MMX is a feature buitl in the FPU of newer CPUs. It is necessary to switch between FPU and MMX. AMDs implementation is good, the CPU needs 1 clock impulse to switch to MMX and 1 to switch back. The Intel-MMX needs 72 (!) pulses to switch, so this is slower. Because of this (FPU is not usable while using MMX) noone uses MMX, nearly no sofware cares if MMX is built in.
But the main agrument to buy an MMX-CPU is that Intel increased the size of the L1-cache to 32kByte. This is 2 times larger that L1-cache of IP-nonMMX CPUs. This makes the CPU approx. 15-20% faster than nonMMX at the same clock-rate. AMDs K6 has 64kByte L1-cache, so the integer-power is much higher than IntelMMX.
Especially under Linux AMDs K6 is up to 2 times faster at compiling than Intel-CPUs at the same clock-rate. But AMDs RAM-interface is a little slower than Intels, so the data throughput is slower. This is why Intel-CPUs are better at gaming.
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busukaCommented:
sdieken, I told you (and c4lv1n told the same):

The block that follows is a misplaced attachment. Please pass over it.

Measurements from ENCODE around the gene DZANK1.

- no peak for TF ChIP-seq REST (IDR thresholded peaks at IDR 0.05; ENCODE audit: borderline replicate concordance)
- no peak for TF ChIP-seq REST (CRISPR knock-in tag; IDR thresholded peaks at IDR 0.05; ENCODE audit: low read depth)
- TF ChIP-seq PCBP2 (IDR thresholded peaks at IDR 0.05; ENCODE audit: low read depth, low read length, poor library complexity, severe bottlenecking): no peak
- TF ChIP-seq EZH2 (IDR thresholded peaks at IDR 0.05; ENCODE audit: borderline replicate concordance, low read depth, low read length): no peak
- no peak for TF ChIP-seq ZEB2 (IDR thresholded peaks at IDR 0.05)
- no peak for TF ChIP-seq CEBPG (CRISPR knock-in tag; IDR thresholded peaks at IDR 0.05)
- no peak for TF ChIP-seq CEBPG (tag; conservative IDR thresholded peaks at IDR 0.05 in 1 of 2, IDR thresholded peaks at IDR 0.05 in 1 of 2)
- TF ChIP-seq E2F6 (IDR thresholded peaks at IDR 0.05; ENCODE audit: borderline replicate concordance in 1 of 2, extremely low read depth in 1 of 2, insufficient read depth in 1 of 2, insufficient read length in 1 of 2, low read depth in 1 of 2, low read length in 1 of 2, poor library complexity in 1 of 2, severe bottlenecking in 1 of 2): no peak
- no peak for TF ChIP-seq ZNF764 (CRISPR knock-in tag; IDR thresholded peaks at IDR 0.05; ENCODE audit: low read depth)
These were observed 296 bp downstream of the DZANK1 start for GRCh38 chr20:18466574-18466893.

MMX-CPU slightly faster on non-MMX applications than Classic CPU
JUST because larger L1 cache. My suggestion is take good
motherboard first (good is stable on overclocking) and you'll not
limited by 200MHz. If your varranty void, you can skip Toshiba
call.
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sdiekenAuthor Commented:
did anybody look at the url i left
http://www.conceptmfg.com/mmx.html   could i use any of these
products.
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sdiekenAuthor Commented:
to pb max no my toshiba does not have dual voltage or mmx bus
i would need an adapter.  so i am looking at intel overdrive 200mmx about $250  or kingston amd k-6 200 about $300
or if you take a look at the url i provoded they say that with their adapter i can use upto a 233 mmx pentium.   what do you think.
please answer asap
thanks
scott
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busukaCommented:
1) MMX is not bus, it's just set of instructions (MultiMedia eXtension)
2) Looked at URL, ... , strange. How they want to take 233 MHz if
motherboard has clock multiplier up to 3. For 233 you need to get
66/3.5 combination. You can insert 233-CAPABLE CPU, but will it
WORK on 233 MHz if your motherboard don't support it ? I doubt so.
Maybe their adapter "adds" clocks as well as voltage, but resulting
device will be VERY sophisticated and expensive.
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sdiekenAuthor Commented:
great we are almost done.  last question.  would their be any reason my motherboard wont take the new k-6 overdrive chip made by kingston.
http://www.kingston.com/prod/procesor/tc200wpa.htm
check out this url
thanks
scott